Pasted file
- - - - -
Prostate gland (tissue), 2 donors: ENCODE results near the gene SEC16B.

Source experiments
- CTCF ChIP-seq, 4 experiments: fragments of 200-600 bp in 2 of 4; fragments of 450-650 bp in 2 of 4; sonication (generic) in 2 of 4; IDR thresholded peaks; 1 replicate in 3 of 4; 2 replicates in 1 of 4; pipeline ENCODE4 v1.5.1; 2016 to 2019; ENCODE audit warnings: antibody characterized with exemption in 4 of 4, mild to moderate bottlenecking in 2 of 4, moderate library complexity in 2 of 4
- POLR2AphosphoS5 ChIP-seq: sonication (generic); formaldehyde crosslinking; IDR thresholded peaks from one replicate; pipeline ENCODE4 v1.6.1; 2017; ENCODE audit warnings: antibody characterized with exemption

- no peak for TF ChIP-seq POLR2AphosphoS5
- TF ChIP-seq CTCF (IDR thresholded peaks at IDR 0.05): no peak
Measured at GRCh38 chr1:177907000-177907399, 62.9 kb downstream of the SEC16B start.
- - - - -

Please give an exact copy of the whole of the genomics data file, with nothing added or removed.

Prostate gland (tissue), 2 donors: ENCODE results near the gene SEC16B.

Source experiments
- CTCF ChIP-seq, 4 experiments: fragments of 200-600 bp in 2 of 4; fragments of 450-650 bp in 2 of 4; sonication (generic) in 2 of 4; IDR thresholded peaks; 1 replicate in 3 of 4; 2 replicates in 1 of 4; pipeline ENCODE4 v1.5.1; 2016 to 2019; ENCODE audit warnings: antibody characterized with exemption in 4 of 4, mild to moderate bottlenecking in 2 of 4, moderate library complexity in 2 of 4
- POLR2AphosphoS5 ChIP-seq: sonication (generic); formaldehyde crosslinking; IDR thresholded peaks from one replicate; pipeline ENCODE4 v1.6.1; 2017; ENCODE audit warnings: antibody characterized with exemption

- no peak for TF ChIP-seq POLR2AphosphoS5
- TF ChIP-seq CTCF (IDR thresholded peaks at IDR 0.05): no peak
Measured at GRCh38 chr1:177907000-177907399, 62.9 kb downstream of the SEC16B start.